Dear DPT faculty, staff, students and friends,
I know that I’ve have not been in touch with any updates, so I thought that maybe I should send a little update a few weeks before I’m back at Duke (by the way, my first day back is Monday Oct 26).
Before leaving Durham I was really well intentioned to be sending you periodic updates, but to be honest, it has been a hard assignment here for many reasons. Life can be very, very difficult here in Nepal, and the spring earthquakes were follow by months of worrisome aftershocks and heavy monsoon rains. The rain and the quakes seem to have stopped for the moment, but the geological predictions is that the the earthquakes from 6-months ago are really just a precursor and that the build-up of pressure beneath Nepal will unleash again soon. It seems that we are always on edge, and any little tremor sends shock waves…it only happened a few times that building were evacuated while trembling…and that was plenty for me.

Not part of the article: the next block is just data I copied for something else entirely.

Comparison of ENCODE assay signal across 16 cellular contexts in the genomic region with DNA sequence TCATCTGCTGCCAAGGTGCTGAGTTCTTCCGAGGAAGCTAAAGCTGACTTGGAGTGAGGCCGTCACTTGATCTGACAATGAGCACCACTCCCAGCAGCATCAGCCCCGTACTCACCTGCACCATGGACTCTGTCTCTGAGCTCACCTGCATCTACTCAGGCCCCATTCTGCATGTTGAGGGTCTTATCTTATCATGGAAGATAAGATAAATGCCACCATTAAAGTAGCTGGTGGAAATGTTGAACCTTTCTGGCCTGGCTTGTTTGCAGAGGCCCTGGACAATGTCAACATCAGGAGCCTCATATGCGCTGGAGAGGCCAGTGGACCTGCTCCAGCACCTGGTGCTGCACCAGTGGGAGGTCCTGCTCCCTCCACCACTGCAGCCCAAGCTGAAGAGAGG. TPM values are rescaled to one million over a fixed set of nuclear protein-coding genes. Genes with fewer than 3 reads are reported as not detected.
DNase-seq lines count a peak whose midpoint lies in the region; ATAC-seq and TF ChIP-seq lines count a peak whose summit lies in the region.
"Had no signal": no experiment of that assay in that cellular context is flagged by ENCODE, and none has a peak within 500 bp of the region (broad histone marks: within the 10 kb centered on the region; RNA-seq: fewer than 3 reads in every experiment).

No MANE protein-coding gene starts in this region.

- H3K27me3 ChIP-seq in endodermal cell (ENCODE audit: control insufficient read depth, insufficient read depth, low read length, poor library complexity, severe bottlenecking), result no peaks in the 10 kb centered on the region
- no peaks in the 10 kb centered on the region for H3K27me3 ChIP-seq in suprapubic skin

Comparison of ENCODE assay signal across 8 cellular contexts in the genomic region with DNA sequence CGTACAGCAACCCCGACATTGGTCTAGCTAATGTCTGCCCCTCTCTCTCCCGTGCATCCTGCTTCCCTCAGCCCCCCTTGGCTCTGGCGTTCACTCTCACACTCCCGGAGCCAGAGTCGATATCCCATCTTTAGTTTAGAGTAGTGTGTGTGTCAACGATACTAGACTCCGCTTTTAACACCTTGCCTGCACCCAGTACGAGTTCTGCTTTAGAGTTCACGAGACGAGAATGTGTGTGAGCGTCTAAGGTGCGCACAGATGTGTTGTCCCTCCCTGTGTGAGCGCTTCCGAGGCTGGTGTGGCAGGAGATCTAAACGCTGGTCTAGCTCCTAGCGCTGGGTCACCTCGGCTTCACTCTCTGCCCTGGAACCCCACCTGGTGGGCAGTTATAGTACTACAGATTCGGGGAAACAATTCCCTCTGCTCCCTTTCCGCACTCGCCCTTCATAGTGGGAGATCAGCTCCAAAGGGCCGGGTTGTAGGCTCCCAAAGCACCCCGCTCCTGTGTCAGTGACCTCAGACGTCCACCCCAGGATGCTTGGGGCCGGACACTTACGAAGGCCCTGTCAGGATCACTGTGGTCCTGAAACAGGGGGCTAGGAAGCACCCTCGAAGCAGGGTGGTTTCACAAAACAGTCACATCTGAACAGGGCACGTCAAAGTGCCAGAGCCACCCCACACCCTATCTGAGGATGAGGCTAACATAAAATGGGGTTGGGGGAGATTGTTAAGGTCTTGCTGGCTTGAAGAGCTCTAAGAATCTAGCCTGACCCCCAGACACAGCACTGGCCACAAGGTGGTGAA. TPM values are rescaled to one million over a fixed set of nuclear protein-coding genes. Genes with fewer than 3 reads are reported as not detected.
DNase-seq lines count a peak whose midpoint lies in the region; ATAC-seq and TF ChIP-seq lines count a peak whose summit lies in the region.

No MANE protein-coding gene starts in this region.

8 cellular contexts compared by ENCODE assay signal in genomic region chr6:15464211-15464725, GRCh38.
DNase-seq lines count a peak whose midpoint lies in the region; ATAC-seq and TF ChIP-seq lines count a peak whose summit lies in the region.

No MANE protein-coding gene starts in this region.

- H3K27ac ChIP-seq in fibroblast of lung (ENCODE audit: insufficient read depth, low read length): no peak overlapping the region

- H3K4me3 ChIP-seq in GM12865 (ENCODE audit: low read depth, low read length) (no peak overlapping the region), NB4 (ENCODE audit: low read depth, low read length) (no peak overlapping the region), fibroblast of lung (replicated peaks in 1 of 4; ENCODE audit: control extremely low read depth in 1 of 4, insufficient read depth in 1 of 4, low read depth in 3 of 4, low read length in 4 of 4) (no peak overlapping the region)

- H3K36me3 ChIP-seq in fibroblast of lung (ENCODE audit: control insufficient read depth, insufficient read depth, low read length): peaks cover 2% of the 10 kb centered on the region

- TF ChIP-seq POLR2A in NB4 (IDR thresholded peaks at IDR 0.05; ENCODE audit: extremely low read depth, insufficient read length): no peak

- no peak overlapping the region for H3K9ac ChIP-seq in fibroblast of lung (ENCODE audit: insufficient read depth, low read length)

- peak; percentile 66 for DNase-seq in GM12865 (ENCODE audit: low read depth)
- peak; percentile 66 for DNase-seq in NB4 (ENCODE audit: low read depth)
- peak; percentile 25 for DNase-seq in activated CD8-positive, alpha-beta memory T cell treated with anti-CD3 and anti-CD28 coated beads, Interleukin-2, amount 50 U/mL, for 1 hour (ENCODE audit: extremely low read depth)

Anyhow, even beyond the after-shocks, there has been a lot of political activity while I have been here…the country passed a new constitution recently (there was an interim constitution since 2009 when the 10-year civil war needed), but there are about 100 ethnic groups here in Nepal (such as the famed Sherpa’s who live mostly around Everest) and not all were pleased with the outcome. So, lots of bloodshed along the southern border with India known as the Terai, for about 2 months. This placed severe restriction on our ability to move about the country (UN vehicles are often targeted in these types of circumstances), and then more recently there has been a blockade at the border with India preventing all types of fuel (petrol, diesel, kerosene, etc…) from entering the country. On a normal day 300 fuel trucks enter from India. Over the last month, about 300 trucks in total have entered…and so we now live under acute fuel crisis, and people are stockpiling. I realize that I am giving you a bit of a ‘bleak’ picture here…but this is reality for me, and all of us here in Nepal at the moment. Life is often a hard grind, but the Nepali pride and spirit is something to behold. I am looking forward to my talk on November 2nd that Chad Cook and the DPT executive have arranged: I have some stories, pictures and videos that I am anxious to share with you all. I’ll warn you…and I may have mentioned this before to some of you, but there are many story from my travels (including here in Nepal) that I will share, but there are some stories and experiences which are so deeply moving, personal, and haunting that I have difficulty sharing. I save these only for my wife, usually late at night over a shockingly strong gin & tonic.